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Quotes About Luthien

Quotes tagged as "luthien" (showing 1-4 of 4)
J.R.R. Tolkien
“The leaves were long, the grass was green,
The hemlock-umbels tall and fair,
And in the glade a light was seen
Of stars in shadow shimmering.
Tinuviel was dancing there
To music of a pipe unseen,
And light of stars was in her hair,
And in her raiment glimmering.

There Beren came from mountains cold,
And lost he wandered under leaves,
And where the Elven-river rolled.
He walked along and sorrowing.
He peered between the hemlock-leaves
And saw in wonder flowers of gold
Upon her mantle and her sleeves,
And her hair like shadow following.

Enchantment healed his weary feet
That over hills were doomed to roam;
And forth he hastened, strong and fleet,
And grasped at moonbeams glistening.
Through woven woods in Elvenhome
She lightly fled on dancing feet,
And left him lonely still to roam
In the silent forest listening.

He heard there oft the flying sound
Of feet as light as linden-leaves,
Or music welling underground,
In hidden hollows quavering.
Now withered lay the hemlock-sheaves,
And one by one with sighing sound
Whispering fell the beechen leaves
In the wintry woodland wavering.

He sought her ever, wandering far
Where leaves of years were thickly strewn,
By light of moon and ray of star
In frosty heavens shivering.
Her mantle glinted in the moon,
As on a hill-top high and far
She danced, and at her feet was strewn
A mist of silver quivering.

When winter passed, she came again,
And her song released the sudden spring,
Like rising lark, and falling rain,
And melting water bubbling.
He saw the elven-flowers spring
About her feet, and healed again
He longed by her to dance and sing
Upon the grass untroubling.

Again she fled, but swift he came.
Tinuviel! Tinuviel!
He called her by her elvish name;
And there she halted listening.
One moment stood she, and a spell
His voice laid on her: Beren came,
And doom fell on Tinuviel
That in his arms lay glistening.

As Beren looked into her eyes
Within the shadows of her hair,
The trembling starlight of the skies
He saw there mirrored shimmering.
Tinuviel the elven-fair,
Immortal maiden elven-wise,
About him cast her shadowy hair
And arms like silver glimmering.

Long was the way that fate them bore,
O'er stony mountains cold and grey,
Through halls of iron and darkling door,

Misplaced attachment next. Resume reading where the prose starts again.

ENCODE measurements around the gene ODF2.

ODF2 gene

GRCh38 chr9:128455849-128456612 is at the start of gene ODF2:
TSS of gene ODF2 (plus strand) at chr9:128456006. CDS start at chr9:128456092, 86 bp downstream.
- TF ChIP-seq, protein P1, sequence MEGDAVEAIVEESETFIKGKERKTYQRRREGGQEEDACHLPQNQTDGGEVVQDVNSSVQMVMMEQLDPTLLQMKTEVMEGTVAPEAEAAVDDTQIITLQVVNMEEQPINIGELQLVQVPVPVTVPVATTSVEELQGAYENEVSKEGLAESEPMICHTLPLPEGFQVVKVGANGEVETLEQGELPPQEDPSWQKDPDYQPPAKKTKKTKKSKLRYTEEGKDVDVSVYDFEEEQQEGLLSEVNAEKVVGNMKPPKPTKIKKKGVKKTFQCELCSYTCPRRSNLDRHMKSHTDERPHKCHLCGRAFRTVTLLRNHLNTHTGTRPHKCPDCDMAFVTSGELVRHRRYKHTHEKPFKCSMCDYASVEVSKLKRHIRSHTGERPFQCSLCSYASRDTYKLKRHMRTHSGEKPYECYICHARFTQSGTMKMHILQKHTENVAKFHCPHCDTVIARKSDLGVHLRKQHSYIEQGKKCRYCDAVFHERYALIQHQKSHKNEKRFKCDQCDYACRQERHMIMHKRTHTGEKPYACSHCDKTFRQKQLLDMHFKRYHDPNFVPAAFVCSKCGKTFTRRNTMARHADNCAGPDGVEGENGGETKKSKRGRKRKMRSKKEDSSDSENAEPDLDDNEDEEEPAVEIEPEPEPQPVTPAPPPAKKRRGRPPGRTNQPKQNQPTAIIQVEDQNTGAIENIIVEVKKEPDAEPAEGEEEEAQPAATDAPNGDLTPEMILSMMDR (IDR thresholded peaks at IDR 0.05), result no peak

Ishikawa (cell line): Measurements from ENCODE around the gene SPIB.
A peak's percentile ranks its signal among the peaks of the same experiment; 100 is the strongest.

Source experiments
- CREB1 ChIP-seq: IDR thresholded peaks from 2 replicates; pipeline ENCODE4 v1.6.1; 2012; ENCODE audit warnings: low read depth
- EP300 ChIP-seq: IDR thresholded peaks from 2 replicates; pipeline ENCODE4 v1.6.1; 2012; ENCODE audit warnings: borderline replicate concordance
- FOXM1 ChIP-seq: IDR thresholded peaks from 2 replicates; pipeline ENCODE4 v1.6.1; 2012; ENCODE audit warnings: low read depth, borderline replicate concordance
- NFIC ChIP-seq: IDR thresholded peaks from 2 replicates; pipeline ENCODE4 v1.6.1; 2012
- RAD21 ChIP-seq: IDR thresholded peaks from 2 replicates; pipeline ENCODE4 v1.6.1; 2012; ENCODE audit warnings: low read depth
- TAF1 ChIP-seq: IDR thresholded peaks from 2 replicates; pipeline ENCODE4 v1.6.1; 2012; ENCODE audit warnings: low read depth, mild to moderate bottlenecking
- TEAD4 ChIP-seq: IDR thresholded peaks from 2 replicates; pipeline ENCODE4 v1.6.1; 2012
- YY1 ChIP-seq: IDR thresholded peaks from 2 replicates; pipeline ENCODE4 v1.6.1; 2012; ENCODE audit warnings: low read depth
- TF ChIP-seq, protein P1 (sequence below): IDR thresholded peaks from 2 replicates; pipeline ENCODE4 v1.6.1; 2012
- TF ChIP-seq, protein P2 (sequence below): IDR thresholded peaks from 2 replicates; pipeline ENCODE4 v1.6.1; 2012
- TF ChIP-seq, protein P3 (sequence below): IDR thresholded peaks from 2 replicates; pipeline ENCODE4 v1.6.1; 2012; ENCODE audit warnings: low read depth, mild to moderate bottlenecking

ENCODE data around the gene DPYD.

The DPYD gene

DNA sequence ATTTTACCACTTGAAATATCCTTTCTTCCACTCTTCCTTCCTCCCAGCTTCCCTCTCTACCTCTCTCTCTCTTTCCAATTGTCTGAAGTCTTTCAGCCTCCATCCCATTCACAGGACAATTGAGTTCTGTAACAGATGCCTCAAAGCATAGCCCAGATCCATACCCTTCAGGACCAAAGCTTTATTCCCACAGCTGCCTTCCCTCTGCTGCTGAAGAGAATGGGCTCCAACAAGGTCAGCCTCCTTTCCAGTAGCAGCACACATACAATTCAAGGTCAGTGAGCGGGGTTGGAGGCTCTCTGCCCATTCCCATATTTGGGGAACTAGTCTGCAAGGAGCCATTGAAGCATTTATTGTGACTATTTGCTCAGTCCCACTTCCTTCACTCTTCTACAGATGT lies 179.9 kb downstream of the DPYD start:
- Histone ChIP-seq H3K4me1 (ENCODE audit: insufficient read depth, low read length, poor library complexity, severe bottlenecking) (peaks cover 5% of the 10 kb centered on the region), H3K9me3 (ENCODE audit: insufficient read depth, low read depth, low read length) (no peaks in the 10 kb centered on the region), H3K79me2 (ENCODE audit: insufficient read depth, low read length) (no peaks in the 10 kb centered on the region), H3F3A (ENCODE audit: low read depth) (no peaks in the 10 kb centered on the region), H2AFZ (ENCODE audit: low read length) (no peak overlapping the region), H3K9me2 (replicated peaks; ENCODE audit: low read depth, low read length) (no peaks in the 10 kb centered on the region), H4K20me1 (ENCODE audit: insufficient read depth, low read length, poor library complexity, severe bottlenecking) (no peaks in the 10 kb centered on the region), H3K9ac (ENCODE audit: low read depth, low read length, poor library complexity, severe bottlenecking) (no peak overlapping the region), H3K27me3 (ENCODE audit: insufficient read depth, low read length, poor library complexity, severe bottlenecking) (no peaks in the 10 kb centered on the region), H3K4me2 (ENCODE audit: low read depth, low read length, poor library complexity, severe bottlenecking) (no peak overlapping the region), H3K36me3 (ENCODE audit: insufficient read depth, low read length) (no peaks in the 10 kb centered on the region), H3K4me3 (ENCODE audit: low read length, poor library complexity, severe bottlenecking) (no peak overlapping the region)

And woods of nightshade morrowless.
The Sundering Seas between them lay,
And yet at last they met once more,
And long ago they passed away
In the forest singing sorrowless.”
J.R.R. Tolkien, The Lord of the Rings

J.R.R. Tolkien
“Among the tales of sorrow and of ruin that came down to us from the darkness of those days there are yet some in which amid weeping there is joy and under the shadow of death light that endures. And of these histories most fair still in the ears of the Elves is the tale of Beren and Lúthien”
J.R.R. Tolkien, The Silmarillion

J.R.R. Tolkien
“Yet at the last Beren was slain by the Wolf that came from the gates of Angband, and he died in the arms of Tinúviel. But she chose mortality, and to die from the world, so that she might follow him; and it is sung that they met again beyond the Sundering Seas, and after a brief time walking alive once more in the green woods, together they passed, long ago, beyond the confines of this world. So it is that Lúthien Tinúviel alone of the Elf-kindred has died indeed and left the world, and they have lost her whom they most loved.”
J.R.R. Tolkien, The Lord of the Rings

J.R.R. Tolkien
“Farewell sweet earth and northern sky,
for ever blest, since here did lie
and here with lissom limbs did run
beneath the Moon, beneath the Sun,
Lúthien Tinúviel
more fair than Mortal tongue can tell.
Though all to ruin fell the world
and were dissolved and backward hurled;
unmade into the old abyss,
yet were its making good, for this―
the dusk, the dawn, the earth, the sea―
that Lúthien for a time should be.”
J.R.R. Tolkien, The Silmarillion

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